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  • Writer's pictureJeffrey Reynolds

Stop Saying “Yes” When you Really Mean “No”

I’ve said “no” to more conference calls, meetings and lunches since the beginning of 2017 than I care to count. I’ve skipped several events, taken a pass on three speaking engagements and declined two requests to join committees that probably would have been fun but that don’t align with my goals right now. And you know what? The sky didn’t fall.

The conference calls, meetings and committees all happened without me. Those who weren’t at the top of my list for breakfast, lunch or dinner ate anyway.

I wasn’t less productive, but more so. It means the things you say “yes” to have to count and you should walk away with a clear understanding of how your participation really mattered to everyone else in the room and to you.

By saying “no” to some things, I was able to say “yes” to some other stuff. Maybe it was writing a grant application for Family and Children’s Association or talking with a reporter about how the immigration ban might affect Long Island’s families. Maybe it was boosting my triathlon training and starting the morning with a 6 mile run or a solitary hour doing laps in the pool. Maybe it was spending just a few more minutes with my kids as they did their homework or taking a phone call from a desperate parent who is struggling with their child.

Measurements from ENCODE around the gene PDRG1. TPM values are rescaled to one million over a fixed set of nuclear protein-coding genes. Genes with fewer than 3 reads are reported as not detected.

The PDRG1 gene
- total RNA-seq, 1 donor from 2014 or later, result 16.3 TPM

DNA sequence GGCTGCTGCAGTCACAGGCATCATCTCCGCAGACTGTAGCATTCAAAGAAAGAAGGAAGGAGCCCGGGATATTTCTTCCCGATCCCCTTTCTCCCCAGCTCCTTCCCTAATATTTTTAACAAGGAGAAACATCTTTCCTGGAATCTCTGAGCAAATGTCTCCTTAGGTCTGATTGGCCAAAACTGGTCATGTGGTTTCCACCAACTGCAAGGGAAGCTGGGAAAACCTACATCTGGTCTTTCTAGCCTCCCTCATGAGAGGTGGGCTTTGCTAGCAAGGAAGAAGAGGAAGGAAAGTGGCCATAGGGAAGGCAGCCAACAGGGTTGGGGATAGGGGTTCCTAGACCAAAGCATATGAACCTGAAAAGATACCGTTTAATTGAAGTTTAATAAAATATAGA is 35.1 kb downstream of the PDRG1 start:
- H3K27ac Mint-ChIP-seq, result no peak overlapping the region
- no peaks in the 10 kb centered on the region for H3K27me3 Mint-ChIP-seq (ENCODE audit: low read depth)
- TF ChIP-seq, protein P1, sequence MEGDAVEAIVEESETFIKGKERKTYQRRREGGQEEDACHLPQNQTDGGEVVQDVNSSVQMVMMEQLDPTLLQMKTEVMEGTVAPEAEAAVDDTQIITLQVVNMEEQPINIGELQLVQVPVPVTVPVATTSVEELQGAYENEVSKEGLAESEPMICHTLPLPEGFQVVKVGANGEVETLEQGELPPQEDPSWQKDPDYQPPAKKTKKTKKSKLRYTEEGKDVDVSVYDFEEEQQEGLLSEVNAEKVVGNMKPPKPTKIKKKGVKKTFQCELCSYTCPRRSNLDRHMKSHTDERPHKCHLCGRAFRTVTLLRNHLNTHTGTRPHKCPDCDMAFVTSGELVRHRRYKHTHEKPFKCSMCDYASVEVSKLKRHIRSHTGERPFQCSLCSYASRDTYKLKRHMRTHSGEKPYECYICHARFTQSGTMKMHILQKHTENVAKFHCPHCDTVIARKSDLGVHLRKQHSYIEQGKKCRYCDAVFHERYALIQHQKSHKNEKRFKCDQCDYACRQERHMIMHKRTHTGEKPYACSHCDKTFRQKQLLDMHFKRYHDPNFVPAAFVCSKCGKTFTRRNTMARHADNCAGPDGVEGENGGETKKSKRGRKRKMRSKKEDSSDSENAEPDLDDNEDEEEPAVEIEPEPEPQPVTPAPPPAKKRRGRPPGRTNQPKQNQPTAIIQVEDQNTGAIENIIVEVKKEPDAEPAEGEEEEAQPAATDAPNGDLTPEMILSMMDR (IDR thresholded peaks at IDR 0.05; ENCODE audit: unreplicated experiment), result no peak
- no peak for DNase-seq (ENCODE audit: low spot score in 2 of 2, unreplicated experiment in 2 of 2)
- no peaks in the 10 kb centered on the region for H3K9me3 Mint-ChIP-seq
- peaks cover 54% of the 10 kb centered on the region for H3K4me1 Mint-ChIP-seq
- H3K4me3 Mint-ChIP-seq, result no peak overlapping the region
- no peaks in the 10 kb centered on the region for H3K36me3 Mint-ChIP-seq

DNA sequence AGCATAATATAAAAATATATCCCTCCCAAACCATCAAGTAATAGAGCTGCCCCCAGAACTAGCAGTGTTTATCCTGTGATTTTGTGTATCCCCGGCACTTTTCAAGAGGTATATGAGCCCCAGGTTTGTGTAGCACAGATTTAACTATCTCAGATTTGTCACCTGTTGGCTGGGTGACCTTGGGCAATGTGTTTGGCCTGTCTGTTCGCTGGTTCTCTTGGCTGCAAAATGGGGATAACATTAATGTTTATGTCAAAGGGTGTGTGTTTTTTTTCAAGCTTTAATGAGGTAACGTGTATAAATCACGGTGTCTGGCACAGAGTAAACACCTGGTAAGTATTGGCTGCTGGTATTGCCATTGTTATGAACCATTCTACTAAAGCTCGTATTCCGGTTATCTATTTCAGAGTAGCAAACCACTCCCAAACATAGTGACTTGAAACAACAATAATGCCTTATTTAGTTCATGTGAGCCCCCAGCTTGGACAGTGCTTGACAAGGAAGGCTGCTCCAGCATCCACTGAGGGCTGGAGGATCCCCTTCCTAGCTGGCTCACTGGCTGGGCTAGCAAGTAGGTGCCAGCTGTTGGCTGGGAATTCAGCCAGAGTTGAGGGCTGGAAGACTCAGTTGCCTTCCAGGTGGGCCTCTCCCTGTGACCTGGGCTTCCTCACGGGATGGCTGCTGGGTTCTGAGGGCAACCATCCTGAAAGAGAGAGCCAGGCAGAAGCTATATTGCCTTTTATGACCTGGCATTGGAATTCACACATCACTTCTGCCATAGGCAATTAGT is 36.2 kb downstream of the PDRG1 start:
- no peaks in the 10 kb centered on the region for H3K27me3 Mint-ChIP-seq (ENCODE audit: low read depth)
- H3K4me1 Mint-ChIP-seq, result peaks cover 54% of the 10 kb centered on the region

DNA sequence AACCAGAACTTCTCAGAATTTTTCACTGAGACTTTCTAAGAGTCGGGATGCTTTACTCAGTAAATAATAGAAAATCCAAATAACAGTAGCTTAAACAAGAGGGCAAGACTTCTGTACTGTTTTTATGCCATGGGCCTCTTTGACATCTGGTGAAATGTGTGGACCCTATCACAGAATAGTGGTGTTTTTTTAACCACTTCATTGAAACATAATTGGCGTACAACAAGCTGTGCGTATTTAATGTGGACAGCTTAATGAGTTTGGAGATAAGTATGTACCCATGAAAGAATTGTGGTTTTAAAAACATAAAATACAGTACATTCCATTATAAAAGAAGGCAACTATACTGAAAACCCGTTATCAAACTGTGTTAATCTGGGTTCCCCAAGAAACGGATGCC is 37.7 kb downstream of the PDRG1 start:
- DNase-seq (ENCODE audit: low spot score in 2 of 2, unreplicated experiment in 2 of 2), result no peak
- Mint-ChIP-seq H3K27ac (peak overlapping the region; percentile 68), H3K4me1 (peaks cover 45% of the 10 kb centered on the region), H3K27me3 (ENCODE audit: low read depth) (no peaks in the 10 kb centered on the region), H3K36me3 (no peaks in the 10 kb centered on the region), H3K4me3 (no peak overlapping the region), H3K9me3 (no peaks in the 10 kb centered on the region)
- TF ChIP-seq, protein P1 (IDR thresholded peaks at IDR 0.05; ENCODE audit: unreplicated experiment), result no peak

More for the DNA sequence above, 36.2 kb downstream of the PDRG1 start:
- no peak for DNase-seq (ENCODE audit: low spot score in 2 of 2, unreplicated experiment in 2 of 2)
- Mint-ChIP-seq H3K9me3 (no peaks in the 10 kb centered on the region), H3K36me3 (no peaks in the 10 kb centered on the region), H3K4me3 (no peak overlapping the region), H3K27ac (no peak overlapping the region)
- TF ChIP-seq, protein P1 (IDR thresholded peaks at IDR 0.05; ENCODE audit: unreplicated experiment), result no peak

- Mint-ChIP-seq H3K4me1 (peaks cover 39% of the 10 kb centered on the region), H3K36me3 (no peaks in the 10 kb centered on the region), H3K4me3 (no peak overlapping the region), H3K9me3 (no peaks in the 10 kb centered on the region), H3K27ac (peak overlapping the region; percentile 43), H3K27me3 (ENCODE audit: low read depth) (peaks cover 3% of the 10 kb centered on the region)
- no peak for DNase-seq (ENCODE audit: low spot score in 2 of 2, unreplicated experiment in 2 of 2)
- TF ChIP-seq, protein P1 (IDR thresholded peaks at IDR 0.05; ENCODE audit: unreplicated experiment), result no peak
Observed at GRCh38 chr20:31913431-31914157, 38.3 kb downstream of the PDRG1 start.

I wasn’t on a two-hour conference call, in a poorly run meeting or at a sparsely attended event feeling trapped or resentful anymore. And when I said “yes,” it was more like “hell, yes” rather than, a half-hearted guilt-ridden, “I guess so.”

Here are some tips for taking more control over your own time and declining invitations:

  1. Be polite but firm. “No, thanks” is a complete sentence. Don’t apologize or make up excuses.

  2. Don’t lie or make up a conflict either. You’ll just feel guilty and that’s one of the emotions you’re trying to avoid.

  3. Don’t say “I’ll think about it” or “I’ll get back to you” if you don’t want to do it. This will just prolong the situation and stress you out.

  4. It’s fine to say, “that sounds interesting, but doesn’t fit into my list of priorities right now.”

  5. It’s also ok to say, “my plate is full right now, but I really appreciate you thinking of me.”

As you start practicing this, you’re likely to feel a little guilty and wonder whether you’ll lose friends and colleagues. That will pass as you feel better about your choices, start doing stuff that really matters and take control over your own time.

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